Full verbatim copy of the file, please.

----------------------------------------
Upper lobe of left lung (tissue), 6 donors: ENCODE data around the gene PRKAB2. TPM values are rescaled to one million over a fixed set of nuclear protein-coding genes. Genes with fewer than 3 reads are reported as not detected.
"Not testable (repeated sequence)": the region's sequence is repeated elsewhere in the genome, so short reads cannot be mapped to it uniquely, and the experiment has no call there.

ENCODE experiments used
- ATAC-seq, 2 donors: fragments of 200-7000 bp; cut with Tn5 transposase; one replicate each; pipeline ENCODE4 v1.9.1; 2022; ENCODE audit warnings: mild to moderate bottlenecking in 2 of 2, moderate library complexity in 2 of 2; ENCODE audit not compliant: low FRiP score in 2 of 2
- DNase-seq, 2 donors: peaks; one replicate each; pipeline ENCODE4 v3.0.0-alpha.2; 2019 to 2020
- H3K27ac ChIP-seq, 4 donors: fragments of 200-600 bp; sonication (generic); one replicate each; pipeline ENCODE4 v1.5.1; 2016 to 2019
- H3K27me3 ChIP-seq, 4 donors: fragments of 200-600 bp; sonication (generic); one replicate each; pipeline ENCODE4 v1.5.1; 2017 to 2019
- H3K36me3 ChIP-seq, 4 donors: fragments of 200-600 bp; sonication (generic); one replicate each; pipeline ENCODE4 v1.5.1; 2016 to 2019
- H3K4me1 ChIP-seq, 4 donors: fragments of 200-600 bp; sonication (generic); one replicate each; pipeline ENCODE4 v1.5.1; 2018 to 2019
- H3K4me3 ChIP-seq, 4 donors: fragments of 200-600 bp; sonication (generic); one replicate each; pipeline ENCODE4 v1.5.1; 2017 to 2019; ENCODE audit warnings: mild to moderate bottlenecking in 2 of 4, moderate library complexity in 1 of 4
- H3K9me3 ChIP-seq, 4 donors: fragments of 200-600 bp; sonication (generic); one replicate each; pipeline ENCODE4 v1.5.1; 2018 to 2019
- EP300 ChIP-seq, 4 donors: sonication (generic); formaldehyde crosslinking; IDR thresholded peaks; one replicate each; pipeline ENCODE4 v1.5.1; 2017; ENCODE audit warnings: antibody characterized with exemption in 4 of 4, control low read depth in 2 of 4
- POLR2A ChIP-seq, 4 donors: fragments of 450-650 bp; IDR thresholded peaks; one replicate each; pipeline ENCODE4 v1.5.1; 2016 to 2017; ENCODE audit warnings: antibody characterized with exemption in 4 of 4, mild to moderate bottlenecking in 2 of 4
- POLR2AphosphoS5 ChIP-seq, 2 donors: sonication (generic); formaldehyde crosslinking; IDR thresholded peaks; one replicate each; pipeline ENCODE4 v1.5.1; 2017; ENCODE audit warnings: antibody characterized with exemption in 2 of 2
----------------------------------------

Upper lobe of left lung (tissue), 6 donors: ENCODE data around the gene PRKAB2. TPM values are rescaled to one million over a fixed set of nuclear protein-coding genes. Genes with fewer than 3 reads are reported as not detected.
"Not testable (repeated sequence)": the region's sequence is repeated elsewhere in the genome, so short reads cannot be mapped to it uniquely, and the experiment has no call there.

ENCODE experiments used
- ATAC-seq, 2 donors: fragments of 200-7000 bp; cut with Tn5 transposase; one replicate each; pipeline ENCODE4 v1.9.1; 2022; ENCODE audit warnings: mild to moderate bottlenecking in 2 of 2, moderate library complexity in 2 of 2; ENCODE audit not compliant: low FRiP score in 2 of 2
- DNase-seq, 2 donors: peaks; one replicate each; pipeline ENCODE4 v3.0.0-alpha.2; 2019 to 2020
- H3K27ac ChIP-seq, 4 donors: fragments of 200-600 bp; sonication (generic); one replicate each; pipeline ENCODE4 v1.5.1; 2016 to 2019
- H3K27me3 ChIP-seq, 4 donors: fragments of 200-600 bp; sonication (generic); one replicate each; pipeline ENCODE4 v1.5.1; 2017 to 2019
- H3K36me3 ChIP-seq, 4 donors: fragments of 200-600 bp; sonication (generic); one replicate each; pipeline ENCODE4 v1.5.1; 2016 to 2019
- H3K4me1 ChIP-seq, 4 donors: fragments of 200-600 bp; sonication (generic); one replicate each; pipeline ENCODE4 v1.5.1; 2018 to 2019
- H3K4me3 ChIP-seq, 4 donors: fragments of 200-600 bp; sonication (generic); one replicate each; pipeline ENCODE4 v1.5.1; 2017 to 2019; ENCODE audit warnings: mild to moderate bottlenecking in 2 of 4, moderate library complexity in 1 of 4
- H3K9me3 ChIP-seq, 4 donors: fragments of 200-600 bp; sonication (generic); one replicate each; pipeline ENCODE4 v1.5.1; 2018 to 2019
- EP300 ChIP-seq, 4 donors: sonication (generic); formaldehyde crosslinking; IDR thresholded peaks; one replicate each; pipeline ENCODE4 v1.5.1; 2017; ENCODE audit warnings: antibody characterized with exemption in 4 of 4, control low read depth in 2 of 4
- POLR2A ChIP-seq, 4 donors: fragments of 450-650 bp; IDR thresholded peaks; one replicate each; pipeline ENCODE4 v1.5.1; 2016 to 2017; ENCODE audit warnings: antibody characterized with exemption in 4 of 4, mild to moderate bottlenecking in 2 of 4
- POLR2AphosphoS5 ChIP-seq, 2 donors: sonication (generic); formaldehyde crosslinking; IDR thresholded peaks; one replicate each; pipeline ENCODE4 v1.5.1; 2017; ENCODE audit warnings: antibody characterized with exemption in 2 of 2